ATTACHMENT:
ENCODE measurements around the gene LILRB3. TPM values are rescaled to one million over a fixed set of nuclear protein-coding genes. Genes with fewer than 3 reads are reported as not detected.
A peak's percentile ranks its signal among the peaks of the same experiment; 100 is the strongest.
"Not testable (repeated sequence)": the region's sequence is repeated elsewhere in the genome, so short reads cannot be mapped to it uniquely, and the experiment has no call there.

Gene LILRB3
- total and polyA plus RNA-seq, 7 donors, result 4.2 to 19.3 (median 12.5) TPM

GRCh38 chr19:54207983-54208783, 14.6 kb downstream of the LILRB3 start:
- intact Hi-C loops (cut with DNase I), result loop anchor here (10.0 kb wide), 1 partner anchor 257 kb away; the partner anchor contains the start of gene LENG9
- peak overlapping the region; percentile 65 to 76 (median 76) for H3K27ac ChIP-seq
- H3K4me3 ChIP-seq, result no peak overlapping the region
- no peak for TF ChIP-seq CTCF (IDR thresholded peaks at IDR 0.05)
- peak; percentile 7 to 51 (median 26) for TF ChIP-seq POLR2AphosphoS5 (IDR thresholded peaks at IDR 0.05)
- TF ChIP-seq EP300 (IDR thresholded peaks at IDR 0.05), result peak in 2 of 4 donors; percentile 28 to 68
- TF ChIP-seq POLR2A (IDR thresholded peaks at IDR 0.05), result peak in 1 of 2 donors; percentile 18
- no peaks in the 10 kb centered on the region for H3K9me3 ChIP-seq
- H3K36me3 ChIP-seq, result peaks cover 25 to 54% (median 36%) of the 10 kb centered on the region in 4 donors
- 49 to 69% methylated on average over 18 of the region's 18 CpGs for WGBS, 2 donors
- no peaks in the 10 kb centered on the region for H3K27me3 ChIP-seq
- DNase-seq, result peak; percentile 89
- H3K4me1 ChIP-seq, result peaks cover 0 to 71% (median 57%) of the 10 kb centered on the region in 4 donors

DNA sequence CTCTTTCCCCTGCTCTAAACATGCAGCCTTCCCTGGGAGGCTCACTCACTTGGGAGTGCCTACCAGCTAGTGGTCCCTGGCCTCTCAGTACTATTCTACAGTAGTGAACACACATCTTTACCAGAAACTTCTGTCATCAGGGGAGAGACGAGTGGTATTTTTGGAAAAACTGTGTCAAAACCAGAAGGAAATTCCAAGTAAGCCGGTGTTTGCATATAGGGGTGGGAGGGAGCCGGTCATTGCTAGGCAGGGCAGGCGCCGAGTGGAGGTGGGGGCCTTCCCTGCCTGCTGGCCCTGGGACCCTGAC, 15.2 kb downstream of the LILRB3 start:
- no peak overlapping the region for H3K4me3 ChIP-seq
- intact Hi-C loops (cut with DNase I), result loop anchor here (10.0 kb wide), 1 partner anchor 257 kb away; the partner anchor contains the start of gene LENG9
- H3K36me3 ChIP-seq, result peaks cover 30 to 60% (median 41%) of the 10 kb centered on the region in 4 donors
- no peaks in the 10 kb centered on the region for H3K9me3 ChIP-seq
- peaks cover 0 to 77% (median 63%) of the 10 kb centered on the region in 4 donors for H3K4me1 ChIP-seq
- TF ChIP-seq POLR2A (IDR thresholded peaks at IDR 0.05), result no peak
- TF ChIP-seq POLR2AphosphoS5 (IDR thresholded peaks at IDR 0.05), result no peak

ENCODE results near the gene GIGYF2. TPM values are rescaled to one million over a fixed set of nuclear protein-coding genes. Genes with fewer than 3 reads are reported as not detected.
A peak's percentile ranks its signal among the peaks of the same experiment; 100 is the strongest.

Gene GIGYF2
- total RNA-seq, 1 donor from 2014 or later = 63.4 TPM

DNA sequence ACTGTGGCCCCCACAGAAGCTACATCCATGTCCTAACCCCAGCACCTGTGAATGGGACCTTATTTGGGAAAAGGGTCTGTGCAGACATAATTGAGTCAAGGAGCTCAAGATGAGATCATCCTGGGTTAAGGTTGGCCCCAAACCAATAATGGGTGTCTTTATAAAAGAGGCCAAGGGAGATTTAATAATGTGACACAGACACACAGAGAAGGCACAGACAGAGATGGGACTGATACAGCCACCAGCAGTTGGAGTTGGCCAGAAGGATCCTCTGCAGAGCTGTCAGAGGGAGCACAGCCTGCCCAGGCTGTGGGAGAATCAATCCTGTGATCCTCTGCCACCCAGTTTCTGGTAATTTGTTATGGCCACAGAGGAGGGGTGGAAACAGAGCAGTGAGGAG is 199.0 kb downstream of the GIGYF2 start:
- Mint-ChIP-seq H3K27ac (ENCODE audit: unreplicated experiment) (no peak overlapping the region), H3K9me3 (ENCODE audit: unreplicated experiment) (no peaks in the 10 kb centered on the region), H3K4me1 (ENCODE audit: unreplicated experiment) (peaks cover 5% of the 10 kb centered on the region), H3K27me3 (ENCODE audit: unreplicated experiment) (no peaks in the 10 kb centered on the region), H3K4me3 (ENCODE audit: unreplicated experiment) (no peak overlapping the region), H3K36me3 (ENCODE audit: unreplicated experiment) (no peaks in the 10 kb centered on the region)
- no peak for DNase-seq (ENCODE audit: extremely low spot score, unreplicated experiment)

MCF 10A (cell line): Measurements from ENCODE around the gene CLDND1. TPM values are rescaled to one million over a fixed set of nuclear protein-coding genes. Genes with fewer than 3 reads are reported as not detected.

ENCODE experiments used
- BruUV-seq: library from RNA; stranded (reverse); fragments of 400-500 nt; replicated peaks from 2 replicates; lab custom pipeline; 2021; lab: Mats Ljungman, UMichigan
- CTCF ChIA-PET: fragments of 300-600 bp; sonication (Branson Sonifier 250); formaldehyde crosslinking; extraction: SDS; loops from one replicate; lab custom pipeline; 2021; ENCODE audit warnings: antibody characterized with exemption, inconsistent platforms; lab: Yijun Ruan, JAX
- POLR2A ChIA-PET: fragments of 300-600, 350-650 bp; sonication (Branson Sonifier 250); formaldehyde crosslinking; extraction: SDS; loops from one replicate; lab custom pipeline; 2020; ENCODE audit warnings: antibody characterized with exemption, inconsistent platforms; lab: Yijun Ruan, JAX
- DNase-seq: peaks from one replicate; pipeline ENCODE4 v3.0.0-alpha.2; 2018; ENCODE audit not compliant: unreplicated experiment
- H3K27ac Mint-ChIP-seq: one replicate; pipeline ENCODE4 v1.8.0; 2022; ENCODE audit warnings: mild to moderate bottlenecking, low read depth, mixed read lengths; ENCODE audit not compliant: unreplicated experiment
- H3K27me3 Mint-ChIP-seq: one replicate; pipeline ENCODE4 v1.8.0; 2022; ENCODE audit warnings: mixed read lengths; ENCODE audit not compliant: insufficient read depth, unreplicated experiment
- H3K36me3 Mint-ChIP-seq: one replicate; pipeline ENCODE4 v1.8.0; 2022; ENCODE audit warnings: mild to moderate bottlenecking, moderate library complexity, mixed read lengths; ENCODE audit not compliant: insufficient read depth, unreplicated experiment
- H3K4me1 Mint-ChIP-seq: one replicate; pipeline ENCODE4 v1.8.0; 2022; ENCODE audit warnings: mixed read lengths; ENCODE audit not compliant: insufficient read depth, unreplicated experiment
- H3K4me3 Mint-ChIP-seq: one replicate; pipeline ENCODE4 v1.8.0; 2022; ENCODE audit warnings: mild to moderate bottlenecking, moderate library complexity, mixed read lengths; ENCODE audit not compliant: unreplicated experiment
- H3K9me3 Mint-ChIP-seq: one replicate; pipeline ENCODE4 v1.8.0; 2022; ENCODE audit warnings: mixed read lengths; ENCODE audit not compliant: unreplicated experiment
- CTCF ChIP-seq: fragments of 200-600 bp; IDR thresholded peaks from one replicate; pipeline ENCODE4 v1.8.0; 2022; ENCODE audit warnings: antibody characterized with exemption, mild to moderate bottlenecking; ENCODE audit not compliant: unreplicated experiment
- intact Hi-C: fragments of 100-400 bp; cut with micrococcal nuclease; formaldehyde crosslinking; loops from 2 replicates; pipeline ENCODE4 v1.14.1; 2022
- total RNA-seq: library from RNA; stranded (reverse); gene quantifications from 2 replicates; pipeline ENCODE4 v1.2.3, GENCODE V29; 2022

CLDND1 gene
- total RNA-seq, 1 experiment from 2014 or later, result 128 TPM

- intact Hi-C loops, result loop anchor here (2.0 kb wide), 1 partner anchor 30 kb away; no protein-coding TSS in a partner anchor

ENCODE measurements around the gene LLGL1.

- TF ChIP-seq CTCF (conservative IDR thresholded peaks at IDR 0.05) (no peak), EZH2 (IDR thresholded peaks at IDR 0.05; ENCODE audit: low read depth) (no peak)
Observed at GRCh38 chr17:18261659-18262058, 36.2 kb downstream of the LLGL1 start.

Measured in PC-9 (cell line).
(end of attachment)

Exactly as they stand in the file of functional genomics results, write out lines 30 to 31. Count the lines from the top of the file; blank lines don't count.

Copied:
Gene GIGYF2
- total RNA-seq, 1 donor from 2014 or later = 63.4 TPM